Ford today finds new ways to reduce time in even the smallest of processes.
Their aim is to correct procedures with incremental improvements so that every time it is repeated, it is that much more efficient.
See yourself among these big-shot businesses?
Well, you’re in the right place.
Every business can adopt the kaizen method.
Still not sure if it's for you?
Change is scary, after all.
To help you work out if continuous improvement is the way forward…
I’ve compiled this checklist of signs that your business needs to hold a kaizen event:
You need to solve an urgent problem that is putting your business at risk
You want to achieve a strategic goal that impacts your KPIsk
You need to identify and solve the root of issues
You want to solve cross-functional challenges
You want to sustain continuous improvement in your business
You want to introduce new employees to kaizen
Kaizen is clearly a pretty useful tool for businesses.
It’s helped industry leaders set themselves up for success since World War II…
And you can bet it’ll continue to do so in the future.
But what drew them to the kaizen philosophy in the first place?
The numerous benefits - and the dearth of negatives.
If you’re still not sure if kaizen can work for you...
I compiled a list of the pros and the cons.
Your teamwork will be better.
Who doesn’t want a tight knit workplace?
Where everyone gets involved - from executive to intern?
Kaizen events are all about working together as a team.
You find the problems as a team.
You brainstorm solutions as a team.
And you use everyone’s different perspectives to help find the solution.
Many events include employees from different departments.
This ensures no changes negatively affect other processes.
Not only can it bring the team together, it can bring departments together.
A small fix can include the entire business.
Your leadership skills will improve.
Kaizen events open a collaborative space for everyone.
But there is always a leader navigating the event.
Their job is to make sure all members are doing their bit and progress is being made.
However, it doesn’t have to be a manager taking the steering wheel.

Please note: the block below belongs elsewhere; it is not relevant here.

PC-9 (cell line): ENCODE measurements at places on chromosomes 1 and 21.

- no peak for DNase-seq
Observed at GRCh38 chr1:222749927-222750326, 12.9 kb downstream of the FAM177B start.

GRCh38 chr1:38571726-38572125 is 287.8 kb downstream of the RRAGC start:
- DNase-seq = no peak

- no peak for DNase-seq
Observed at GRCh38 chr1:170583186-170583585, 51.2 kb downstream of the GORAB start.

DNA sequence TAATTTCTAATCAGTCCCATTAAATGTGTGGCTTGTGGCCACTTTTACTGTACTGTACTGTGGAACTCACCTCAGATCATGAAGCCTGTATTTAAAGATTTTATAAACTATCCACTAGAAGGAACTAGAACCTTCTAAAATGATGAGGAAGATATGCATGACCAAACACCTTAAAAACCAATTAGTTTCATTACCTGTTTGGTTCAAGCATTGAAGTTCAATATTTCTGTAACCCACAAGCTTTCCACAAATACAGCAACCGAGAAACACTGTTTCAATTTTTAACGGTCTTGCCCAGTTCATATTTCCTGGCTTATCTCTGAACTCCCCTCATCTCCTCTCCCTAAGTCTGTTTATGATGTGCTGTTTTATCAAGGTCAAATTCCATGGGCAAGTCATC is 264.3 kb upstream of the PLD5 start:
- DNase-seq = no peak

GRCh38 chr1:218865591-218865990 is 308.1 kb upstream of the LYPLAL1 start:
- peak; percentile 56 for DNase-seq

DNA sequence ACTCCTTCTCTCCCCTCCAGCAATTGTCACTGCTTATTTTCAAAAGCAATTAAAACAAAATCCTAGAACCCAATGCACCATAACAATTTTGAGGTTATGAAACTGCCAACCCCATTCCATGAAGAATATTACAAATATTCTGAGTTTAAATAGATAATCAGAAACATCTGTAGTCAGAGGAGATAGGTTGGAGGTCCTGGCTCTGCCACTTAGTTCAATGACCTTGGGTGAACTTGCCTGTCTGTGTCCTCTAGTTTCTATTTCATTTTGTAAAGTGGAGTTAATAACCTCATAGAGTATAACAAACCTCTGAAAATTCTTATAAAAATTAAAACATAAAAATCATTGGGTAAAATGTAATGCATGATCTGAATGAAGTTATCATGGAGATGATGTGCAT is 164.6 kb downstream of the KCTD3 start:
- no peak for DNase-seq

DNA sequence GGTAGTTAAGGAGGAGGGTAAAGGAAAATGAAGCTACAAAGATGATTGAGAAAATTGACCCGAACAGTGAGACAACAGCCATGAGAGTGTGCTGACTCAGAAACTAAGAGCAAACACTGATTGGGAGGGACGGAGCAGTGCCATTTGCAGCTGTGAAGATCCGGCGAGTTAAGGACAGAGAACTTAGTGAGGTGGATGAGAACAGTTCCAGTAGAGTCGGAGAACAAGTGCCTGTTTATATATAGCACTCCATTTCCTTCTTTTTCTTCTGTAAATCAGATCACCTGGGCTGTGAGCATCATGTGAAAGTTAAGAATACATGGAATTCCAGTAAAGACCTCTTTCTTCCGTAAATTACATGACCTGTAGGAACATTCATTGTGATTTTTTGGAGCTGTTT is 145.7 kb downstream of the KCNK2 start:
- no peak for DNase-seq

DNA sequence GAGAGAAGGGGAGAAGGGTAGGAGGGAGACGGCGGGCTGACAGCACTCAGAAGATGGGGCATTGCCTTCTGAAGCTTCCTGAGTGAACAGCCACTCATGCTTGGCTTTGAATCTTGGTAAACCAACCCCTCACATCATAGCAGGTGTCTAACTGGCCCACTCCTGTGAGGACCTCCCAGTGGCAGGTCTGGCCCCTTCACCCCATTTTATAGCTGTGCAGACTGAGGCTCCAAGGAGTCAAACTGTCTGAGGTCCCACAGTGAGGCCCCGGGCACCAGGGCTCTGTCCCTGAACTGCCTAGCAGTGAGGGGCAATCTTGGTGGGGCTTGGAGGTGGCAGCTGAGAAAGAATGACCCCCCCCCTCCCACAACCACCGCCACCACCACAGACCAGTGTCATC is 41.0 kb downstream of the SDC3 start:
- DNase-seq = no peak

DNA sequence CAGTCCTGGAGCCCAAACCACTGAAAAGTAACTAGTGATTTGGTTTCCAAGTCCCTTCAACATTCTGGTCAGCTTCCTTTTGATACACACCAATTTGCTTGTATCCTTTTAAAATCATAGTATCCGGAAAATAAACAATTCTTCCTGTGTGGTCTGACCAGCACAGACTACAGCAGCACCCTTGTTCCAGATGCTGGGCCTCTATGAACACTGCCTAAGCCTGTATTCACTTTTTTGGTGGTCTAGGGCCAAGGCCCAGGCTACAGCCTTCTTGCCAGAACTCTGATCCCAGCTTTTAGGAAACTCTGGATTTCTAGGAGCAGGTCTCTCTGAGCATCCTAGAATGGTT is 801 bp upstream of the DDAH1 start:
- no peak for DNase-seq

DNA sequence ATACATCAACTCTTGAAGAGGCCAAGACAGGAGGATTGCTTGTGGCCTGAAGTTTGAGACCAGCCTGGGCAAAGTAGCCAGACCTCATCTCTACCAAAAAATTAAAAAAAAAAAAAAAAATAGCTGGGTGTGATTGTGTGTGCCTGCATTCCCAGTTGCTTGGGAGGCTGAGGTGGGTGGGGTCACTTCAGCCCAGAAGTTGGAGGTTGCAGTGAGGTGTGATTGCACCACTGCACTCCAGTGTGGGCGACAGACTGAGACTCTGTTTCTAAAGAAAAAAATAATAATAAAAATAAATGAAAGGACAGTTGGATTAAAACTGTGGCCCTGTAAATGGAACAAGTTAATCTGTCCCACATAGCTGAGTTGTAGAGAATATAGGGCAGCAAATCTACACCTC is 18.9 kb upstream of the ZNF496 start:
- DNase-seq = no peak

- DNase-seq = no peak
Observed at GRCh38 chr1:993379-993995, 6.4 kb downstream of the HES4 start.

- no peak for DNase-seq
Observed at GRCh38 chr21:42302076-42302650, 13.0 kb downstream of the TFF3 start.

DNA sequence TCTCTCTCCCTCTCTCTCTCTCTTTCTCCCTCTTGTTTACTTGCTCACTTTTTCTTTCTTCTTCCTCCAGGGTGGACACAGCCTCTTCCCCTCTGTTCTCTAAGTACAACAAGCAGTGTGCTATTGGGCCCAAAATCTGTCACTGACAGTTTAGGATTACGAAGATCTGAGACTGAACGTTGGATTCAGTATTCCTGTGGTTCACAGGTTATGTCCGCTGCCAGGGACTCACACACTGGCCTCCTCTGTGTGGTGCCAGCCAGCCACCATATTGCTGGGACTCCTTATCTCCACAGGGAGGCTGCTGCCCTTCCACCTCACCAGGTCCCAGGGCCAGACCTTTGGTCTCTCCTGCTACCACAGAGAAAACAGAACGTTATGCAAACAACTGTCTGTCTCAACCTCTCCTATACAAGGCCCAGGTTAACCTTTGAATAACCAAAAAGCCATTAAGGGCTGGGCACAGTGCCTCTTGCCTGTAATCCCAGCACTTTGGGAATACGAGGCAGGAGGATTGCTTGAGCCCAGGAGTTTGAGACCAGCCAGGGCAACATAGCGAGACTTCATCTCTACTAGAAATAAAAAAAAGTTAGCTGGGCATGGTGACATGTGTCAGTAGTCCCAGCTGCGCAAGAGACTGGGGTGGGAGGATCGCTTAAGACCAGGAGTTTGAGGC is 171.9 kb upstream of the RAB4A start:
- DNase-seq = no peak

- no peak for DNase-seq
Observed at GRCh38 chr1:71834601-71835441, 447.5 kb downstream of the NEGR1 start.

Any employee can guide the ship.
Your efficiency will soar.
Kaizen is all about cutting down on waste.
You could be shaving minutes off a process in a factory.
Or, you could be saving seconds on a data entry task in the office.
Constantly looking for new ways to right wrongs and cut time eventually adds up.
And it can add up to a lot.
This is exactly what happened to one of our clients last year.
They were an accounting firm based in Surrey and they were looking to cut their costs.
They’d mapped their processes.
And they’d automated several departments.
They were running out of things to do!
It simply wasn’t working as they wanted.
Productivity would soar - and then it would just stop.
They wanted to consistently boost efficiency and lower their costs over time.
So that’s what we did.
We introduced their CEO to kaizen.
10 minutes into the Zoom call and he was hooked.
“Let’s do it.”
We identified a single department and then set up a workshop with all of the employees.
4 days later and they were set up for life.
They left with:
New best practices
And the ability to notice when something goes wrong
After just one workshop they learnt how to implement kaizen in the future.
So, when they noticed a problem, revamping productivity was just a departmental meeting away!
In a year, we managed to save them $40,000.
(And all we did was workshop one kaizen event for their marketing department.)
You can achieve a new set of best practices.
Your business depends on high quality process documentation.
If it doesn’t, you’re facing a big problem.
How do you train new employees?
And how do you make sure you’re doing things efficiently?
Continuously improving these best practices can streamline both of these things.